The legal fight was in the press regularly for the next year and sources who knew McDuffee told us that he was having financial troubles, because no one wanted to buy his dogs, for fear they would get caught up in the litigation, or be publicly exposed in the press. Furthermore, we had fought for, and won, the right to have a veterinary inspection of his dogs to search for pathogens that could contaminate the environment and spread to people. When the veterinary report came out, indicating serious health concerns, our sources told us no one was buying his dogs. However McDuffee found where he could sell his dogs: at auction and to local "rescues."

I vividly remember the day I got an email from a local rescue group. They attached an auction flyer listing several of Gary McDuffee's dogs. The rescuer who sent me the email was elated and immediately began rallying other rescues to join in to "rescue" (I mean purchase) McDuffee's dogs. They began fundraising so they could "rescue Gary McDuffee's dogs." They certainly got a lot of attention for it. They said he was "going out of business." But, he didn't, at least not then.

Multiple auctions later, McDuffee was still breeding dogs and getting cash infusions from each. With money paid by the rescues he stayed in business and stayed in the legal fight for some time. Beyond a doubt McDuffee remained in business longer because of the cash infusions he got from rescue groups that purchased his dogs. Beyond a doubt, he bred more dogs because of it. The money paid for his dogs caused more suffering, not less.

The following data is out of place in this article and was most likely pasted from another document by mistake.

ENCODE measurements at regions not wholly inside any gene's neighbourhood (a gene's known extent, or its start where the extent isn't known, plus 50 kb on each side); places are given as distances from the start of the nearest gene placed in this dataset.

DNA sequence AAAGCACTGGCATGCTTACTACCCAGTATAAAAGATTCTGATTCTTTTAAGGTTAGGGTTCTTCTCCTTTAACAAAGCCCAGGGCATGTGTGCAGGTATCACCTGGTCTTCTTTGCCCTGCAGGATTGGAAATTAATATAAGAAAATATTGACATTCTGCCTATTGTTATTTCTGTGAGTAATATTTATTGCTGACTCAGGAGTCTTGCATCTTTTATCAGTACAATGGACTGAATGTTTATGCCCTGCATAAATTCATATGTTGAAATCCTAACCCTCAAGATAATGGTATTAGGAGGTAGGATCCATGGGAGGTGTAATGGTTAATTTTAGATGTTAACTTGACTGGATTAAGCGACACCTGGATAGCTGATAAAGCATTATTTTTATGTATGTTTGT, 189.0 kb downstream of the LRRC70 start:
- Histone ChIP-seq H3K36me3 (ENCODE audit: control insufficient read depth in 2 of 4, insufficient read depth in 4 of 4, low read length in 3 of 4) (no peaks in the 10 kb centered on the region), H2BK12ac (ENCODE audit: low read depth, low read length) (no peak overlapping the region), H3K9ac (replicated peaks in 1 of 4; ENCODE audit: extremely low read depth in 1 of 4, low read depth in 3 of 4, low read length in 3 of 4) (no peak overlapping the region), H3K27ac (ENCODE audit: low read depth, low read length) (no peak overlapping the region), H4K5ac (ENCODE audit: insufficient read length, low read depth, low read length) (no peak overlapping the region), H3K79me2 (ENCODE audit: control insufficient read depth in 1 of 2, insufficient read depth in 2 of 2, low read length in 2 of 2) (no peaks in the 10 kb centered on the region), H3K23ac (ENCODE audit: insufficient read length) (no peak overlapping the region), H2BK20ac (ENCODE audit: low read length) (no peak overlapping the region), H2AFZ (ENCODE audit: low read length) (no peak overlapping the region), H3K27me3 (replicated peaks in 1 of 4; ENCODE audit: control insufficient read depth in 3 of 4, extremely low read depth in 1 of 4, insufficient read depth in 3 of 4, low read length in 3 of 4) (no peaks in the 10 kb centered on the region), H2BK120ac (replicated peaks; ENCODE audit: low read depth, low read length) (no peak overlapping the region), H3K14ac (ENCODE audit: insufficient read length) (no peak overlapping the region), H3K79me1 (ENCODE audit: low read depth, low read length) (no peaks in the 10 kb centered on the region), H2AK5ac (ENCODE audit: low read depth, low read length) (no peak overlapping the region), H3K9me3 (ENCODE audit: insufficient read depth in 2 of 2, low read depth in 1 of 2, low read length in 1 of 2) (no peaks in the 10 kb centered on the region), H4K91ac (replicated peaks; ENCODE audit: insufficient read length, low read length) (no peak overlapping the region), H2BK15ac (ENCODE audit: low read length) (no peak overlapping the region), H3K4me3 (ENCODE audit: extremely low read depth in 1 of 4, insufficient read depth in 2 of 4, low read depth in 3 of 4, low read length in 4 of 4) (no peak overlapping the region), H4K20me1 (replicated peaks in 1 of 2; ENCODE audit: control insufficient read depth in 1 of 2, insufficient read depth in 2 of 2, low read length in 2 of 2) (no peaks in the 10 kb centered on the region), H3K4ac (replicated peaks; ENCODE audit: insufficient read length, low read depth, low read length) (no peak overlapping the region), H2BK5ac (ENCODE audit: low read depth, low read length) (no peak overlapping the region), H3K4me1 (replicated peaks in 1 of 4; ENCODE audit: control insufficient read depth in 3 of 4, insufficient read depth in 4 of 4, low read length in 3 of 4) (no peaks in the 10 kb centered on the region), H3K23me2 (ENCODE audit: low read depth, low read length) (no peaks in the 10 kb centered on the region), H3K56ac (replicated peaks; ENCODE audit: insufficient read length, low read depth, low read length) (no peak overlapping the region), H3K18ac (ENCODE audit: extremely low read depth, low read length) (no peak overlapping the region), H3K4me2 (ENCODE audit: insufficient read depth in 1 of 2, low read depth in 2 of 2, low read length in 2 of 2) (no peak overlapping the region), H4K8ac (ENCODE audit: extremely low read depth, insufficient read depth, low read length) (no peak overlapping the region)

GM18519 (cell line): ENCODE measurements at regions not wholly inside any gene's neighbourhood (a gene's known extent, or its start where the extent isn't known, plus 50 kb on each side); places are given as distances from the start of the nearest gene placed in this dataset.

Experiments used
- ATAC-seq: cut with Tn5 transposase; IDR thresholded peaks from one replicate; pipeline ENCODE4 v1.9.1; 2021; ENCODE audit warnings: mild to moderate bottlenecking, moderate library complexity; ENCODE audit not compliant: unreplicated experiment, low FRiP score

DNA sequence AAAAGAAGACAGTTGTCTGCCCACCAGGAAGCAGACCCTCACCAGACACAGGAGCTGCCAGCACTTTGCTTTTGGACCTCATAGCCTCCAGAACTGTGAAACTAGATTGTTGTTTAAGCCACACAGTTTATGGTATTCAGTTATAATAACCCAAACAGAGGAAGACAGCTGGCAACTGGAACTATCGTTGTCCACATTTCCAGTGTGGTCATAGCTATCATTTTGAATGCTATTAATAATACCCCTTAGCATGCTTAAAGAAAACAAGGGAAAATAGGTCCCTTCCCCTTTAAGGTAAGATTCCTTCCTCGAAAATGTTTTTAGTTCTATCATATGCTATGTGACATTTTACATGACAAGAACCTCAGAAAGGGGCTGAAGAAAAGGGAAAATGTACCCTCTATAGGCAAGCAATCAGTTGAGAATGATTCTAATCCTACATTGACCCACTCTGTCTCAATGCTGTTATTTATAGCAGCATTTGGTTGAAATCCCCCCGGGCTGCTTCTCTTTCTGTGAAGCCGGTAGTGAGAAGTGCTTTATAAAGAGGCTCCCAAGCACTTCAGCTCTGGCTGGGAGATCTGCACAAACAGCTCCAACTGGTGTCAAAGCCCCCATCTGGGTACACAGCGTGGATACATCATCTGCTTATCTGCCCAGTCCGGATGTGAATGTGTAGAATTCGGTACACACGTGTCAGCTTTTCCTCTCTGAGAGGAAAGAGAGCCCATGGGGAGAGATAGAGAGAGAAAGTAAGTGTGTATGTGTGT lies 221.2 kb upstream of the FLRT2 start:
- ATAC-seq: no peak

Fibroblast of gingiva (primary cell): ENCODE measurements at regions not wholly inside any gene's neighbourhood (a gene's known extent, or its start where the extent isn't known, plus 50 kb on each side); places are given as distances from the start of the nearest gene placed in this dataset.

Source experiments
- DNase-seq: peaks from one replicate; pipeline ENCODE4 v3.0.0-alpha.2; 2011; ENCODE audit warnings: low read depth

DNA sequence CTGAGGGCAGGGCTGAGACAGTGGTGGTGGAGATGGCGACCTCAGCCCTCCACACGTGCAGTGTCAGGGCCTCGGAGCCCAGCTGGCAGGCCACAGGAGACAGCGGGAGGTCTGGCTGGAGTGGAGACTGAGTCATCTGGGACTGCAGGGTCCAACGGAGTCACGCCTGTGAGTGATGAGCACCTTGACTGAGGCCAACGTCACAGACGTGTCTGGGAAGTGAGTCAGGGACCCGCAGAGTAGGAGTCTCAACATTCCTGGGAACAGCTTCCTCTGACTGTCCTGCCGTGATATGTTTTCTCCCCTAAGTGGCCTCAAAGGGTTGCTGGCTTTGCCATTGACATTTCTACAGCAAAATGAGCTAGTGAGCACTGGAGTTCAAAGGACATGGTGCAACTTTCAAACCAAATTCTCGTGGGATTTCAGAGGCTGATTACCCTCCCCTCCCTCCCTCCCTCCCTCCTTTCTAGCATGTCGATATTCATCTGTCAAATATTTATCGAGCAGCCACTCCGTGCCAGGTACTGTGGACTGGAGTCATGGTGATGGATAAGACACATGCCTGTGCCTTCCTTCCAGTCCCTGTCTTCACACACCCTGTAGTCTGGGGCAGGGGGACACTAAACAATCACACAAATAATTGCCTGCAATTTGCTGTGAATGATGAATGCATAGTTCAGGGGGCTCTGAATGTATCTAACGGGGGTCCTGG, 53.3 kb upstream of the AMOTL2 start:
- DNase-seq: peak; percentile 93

Supply/Demand: The Profit Motive

To get your head into the mindset of the puppy mill/auction/retail supply chain you first have to understand that, even though they are dealing with living beings, they are all really there for one thing: money. The industry operates on the same supply/demand rules that affect other industries. If you increase demand, prices and profits go up. Dry up the demand for puppy mill dogs and the industry dries up with it. Most people who have looked at the puppy mill industry understand that, which is why memes like "adopt don't shop" have been so popular. They seek to reduce the demand for pet shop/puppy mill puppies, thereby depriving the industry of its lifeblood: cash.

When rescues buy dogs at auction, and even sometimes bid against each other on the most "in-demand" dogs, or pay high prices for dogs, they are increasing demand and profits in the industry. The puppy mills and auction houses laugh at them all the way to the bank, their pockets stuffed with money that was originally donated to nonprofits for rescue. But, their dollars then end up being used to support the industry they abhor.